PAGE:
Japan’s wholesale prices rose 4.9% in May, the largest increase since September 2008.
As the rollout of the COVID-19 vaccine in many countries raises expectations for a global economic recovery, the prices of commodities traded between companies have risen for the third straight month.
Wholesale data was obtained when Japan’s core consumer price index, an indicator of inflation, remained near zero during the coronavirus pandemic.
Wholesale prices affect consumer prices, and economists are closely watching whether rising raw material costs are passed on to consumers. Wholesale prices in April rose 3.8%.
Oil and coal products were the main contributors to the May wholesale price surge, which surged 53.5% year-on-year, reflecting recent rises in the crude oil and other commodities markets.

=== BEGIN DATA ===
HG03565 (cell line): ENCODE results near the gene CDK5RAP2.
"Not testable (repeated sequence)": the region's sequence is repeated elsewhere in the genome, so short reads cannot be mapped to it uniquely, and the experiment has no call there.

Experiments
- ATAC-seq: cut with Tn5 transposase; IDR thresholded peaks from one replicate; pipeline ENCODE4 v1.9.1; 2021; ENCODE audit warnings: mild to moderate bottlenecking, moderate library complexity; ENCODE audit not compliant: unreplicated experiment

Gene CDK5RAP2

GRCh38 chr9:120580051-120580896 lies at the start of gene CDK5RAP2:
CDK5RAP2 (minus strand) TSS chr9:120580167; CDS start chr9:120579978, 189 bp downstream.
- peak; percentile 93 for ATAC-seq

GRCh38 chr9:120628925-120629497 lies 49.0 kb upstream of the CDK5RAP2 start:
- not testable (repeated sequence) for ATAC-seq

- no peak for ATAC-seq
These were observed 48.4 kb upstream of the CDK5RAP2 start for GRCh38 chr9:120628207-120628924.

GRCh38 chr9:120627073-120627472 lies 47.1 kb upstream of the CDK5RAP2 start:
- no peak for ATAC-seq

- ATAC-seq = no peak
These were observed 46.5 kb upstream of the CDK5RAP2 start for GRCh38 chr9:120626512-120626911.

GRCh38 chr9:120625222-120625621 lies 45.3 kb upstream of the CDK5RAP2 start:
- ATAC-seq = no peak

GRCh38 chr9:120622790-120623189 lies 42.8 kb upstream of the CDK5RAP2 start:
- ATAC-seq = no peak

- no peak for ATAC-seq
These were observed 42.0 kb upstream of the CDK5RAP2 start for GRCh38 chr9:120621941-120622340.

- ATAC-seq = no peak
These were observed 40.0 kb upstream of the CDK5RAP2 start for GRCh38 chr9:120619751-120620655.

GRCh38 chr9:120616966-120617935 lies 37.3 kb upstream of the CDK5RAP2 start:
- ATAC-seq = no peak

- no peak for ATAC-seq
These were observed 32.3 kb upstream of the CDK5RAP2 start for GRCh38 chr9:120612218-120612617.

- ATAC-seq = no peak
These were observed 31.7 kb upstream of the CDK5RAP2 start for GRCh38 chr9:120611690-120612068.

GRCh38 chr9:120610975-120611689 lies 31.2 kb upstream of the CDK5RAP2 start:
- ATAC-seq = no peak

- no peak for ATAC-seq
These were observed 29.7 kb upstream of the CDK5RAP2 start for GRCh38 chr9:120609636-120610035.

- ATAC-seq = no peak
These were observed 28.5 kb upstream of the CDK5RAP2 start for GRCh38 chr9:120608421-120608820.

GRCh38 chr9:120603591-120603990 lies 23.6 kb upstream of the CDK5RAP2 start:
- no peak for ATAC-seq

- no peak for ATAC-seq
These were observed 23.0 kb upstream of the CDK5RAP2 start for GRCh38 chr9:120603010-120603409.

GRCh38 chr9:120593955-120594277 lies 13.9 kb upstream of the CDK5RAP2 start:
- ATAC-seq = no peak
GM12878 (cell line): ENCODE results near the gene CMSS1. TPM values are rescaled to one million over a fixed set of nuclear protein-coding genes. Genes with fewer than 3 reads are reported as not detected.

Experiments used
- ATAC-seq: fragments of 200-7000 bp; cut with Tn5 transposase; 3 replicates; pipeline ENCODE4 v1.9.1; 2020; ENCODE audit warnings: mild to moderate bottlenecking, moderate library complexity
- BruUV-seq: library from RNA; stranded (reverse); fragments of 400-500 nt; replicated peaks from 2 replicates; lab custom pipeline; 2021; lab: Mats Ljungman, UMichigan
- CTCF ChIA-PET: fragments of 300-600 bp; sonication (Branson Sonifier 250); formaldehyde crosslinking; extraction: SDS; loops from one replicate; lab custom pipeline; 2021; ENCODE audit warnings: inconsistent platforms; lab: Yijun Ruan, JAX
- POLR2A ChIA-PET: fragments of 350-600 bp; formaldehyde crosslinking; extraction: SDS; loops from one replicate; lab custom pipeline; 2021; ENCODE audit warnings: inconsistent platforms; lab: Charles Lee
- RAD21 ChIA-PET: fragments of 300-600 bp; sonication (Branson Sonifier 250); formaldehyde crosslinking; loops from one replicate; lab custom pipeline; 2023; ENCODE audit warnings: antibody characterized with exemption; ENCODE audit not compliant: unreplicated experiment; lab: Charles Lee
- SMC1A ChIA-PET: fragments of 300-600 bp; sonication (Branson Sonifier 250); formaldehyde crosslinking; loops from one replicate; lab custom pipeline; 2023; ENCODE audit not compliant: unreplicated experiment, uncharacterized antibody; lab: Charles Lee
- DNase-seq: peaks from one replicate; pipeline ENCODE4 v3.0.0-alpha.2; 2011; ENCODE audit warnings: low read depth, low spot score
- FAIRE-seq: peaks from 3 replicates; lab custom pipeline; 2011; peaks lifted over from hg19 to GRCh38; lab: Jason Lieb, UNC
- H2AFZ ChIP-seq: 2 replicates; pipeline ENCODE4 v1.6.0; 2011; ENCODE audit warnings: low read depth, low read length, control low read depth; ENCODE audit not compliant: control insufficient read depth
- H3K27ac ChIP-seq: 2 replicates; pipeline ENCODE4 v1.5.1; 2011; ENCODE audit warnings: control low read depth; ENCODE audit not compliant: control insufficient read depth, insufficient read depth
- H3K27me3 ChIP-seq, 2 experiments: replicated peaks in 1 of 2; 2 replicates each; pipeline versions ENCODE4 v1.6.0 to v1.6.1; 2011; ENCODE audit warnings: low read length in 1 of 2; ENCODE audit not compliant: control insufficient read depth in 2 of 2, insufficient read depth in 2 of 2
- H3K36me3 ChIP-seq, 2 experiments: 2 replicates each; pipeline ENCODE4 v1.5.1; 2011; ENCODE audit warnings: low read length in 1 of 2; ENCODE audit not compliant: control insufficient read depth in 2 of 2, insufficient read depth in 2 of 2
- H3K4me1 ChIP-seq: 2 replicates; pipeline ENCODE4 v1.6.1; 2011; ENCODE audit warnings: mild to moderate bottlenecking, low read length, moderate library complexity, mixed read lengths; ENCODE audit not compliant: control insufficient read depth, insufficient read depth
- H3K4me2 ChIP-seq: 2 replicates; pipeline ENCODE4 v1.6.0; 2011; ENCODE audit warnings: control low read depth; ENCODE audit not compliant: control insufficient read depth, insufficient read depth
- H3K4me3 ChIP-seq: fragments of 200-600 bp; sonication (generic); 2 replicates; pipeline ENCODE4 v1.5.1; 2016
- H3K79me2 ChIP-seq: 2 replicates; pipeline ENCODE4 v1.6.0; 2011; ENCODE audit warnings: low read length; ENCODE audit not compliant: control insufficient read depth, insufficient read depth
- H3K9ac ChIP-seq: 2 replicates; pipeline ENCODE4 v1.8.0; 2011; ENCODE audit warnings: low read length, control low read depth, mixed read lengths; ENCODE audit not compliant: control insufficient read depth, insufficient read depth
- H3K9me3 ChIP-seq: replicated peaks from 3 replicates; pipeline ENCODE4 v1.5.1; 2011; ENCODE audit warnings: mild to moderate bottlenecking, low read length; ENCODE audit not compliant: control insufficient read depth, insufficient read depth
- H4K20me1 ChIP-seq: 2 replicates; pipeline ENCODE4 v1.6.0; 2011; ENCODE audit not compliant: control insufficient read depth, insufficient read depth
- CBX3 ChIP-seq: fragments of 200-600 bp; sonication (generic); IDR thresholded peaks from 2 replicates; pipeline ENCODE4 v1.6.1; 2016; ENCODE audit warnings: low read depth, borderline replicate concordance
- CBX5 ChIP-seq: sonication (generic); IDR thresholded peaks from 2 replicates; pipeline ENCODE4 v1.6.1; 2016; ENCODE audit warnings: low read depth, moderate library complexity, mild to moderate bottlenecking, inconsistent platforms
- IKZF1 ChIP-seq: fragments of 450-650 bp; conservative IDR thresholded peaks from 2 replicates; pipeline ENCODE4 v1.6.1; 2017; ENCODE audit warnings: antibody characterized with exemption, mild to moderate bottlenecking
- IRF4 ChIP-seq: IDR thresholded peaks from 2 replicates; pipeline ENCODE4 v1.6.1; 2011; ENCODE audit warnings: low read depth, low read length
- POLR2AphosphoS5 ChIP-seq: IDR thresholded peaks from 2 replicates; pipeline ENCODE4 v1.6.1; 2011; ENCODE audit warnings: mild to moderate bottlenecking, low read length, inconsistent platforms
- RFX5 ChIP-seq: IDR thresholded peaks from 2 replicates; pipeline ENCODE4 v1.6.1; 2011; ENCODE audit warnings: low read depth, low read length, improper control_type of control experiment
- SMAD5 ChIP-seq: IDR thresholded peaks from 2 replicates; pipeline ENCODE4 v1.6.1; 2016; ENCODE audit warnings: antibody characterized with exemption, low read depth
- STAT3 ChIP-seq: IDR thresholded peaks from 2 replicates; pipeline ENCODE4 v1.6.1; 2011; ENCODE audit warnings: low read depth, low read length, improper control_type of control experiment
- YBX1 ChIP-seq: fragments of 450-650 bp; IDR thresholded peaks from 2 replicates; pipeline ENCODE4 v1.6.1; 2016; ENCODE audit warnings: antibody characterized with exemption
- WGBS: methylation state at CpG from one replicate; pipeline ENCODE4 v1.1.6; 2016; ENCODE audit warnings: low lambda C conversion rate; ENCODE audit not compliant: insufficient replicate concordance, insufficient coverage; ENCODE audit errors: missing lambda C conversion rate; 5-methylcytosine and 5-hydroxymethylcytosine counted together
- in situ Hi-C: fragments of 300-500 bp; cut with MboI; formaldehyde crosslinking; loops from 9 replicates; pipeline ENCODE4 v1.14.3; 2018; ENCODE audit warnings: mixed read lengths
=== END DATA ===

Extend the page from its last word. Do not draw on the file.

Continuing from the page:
As demand recovered, the price of non-ferrous metals rose 41.6%. The price of scrap has risen by 91.6%.
“The rise in the commodity market, supported by the global economic recovery, is affecting a wide range of commodities and pushing up wholesale prices in Japan,” a Bank of Japan official told reporters.
Data show that electricity, city gas and water tariffs fell 3.9% among those who fell.
The introduction of the COVID-19 vaccine raises expectations for a global economic recovery, but the effects of the pandemic still remain.
Japan lags behind other major economies such as the United States and the United Kingdom in vaccination of its population and is trying to accelerate vaccination for the Tokyo Olympics and Paralympics this summer.
The world’s third-largest economy is expected to shrink further as domestic demand weakens during the April-June quarter.
Import prices in May rose at the fastest pace since August 2008, rising 25.4% year-on-year, while export prices rose 11.0%. Both are yen-based.
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